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Cyclical Bull Vs Secular Bear

 February 26, 2010 10:49 AM

The reason I don't want to mess with the stock market at this time is because it is in a secular bear market. Any rallies are always going to eventually be doomed to failure in this environment. Now that doesn't mean the cyclical bull is finished. I doubt it is. What it does mean is that one can't make a timing mistake and expect to be rescued by the secular trend.

For instance; from 1982 till 2000 the stock market was in a secular bull market. The fundamental driver for that bull was the personal computer and the internet. Those were world changing new technologies. Millions and millions of jobs were created during this period.

There were certainly nasty corrections during the secular bull, 1987 was an example. But the secular trend was up. So as long as one was willing to hold on to ones position any entry would eventually end up being a winning trade. Like I've said before the only way to lose money in a secular bull market is to buy high and sell low. (I seem to be having trouble getting that point across lately). In a secular bull market there's nothing wrong with buying high as long as you sell higher. That means sometimes you have to be patient and let your positions work. Sometimes you have to endure drawdowns.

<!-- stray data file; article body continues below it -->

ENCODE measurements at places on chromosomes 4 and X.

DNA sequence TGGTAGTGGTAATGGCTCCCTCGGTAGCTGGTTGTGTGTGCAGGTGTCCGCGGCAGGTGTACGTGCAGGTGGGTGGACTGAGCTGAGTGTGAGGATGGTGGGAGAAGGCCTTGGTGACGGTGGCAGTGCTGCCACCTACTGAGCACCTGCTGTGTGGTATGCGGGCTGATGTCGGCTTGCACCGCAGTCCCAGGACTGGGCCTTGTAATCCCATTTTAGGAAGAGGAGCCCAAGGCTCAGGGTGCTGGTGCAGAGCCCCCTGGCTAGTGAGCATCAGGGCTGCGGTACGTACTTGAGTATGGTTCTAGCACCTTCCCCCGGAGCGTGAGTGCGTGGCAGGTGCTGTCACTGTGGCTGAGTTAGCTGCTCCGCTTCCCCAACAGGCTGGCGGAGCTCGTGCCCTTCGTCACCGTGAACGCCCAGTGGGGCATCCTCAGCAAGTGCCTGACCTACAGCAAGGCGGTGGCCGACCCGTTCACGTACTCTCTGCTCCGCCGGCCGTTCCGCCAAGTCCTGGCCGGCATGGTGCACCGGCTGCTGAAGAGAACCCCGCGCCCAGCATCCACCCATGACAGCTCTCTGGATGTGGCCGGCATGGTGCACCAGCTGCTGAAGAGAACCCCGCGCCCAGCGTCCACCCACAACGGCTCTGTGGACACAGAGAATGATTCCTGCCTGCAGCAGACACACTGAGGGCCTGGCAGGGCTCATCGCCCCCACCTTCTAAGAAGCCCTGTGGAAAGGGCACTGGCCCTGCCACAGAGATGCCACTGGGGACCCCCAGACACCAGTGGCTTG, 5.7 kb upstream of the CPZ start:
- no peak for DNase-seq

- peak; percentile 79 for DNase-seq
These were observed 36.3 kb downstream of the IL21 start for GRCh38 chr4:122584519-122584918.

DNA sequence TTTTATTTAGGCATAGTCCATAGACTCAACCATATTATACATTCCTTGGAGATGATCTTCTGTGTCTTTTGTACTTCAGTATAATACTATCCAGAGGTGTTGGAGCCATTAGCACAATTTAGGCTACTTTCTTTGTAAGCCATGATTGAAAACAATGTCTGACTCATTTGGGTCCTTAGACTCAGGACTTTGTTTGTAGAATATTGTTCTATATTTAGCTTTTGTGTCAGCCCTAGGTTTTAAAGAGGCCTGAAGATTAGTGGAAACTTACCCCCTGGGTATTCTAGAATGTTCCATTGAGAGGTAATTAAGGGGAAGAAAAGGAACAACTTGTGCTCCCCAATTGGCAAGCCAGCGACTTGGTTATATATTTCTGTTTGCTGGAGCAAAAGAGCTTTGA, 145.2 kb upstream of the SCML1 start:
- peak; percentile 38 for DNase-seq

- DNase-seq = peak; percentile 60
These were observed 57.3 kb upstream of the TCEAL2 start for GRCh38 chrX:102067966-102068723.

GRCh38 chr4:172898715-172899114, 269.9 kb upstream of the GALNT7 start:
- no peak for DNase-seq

Ultimately though as long as you don't sell for a loss then every position will end up a winner (I'm talking index ETF's not individual companies)

The problem with the stock market since 2000 is there is no longer a fundamental driver to produce a secular bull. Now all we are getting are phoney bull markets built on money printing. Those are not the kind of fundamentals that can support a sustainable bull market. So what happens? Eventually the false fundamentals fail and the market collapses.

The Fed is now at it again trying to build another bull market on a fundamental base of nothing more than trillions of dollars of liquidity. It didn't succeed when Greenspan tried it and it's not going to succeed for Bernanke.

Until we get the next fundamental driver (personal computer, internet 1982-2000: electronics 45-66: automobile 20-29: trains in the late 1800's) we are not going to have another secular bull market for stocks.

There is a secular bull market that does florish on a fundamental base of money printing though. That secular bull would be commodities in general and precious metals specifically.

Gold is in a secular bull market. That means several things. First off we can expect this bull to continue until the fundamental driver is taken away. That means the presses have to be turned off. Second, any entry will ultimately turn out to be a winning position as long as one is willing to hold on till the bull corrects any timing mistakes.

The one area where investors can rely on the buy and hold strategy at this time is in the precious metals markets and will be for quite some time yet.


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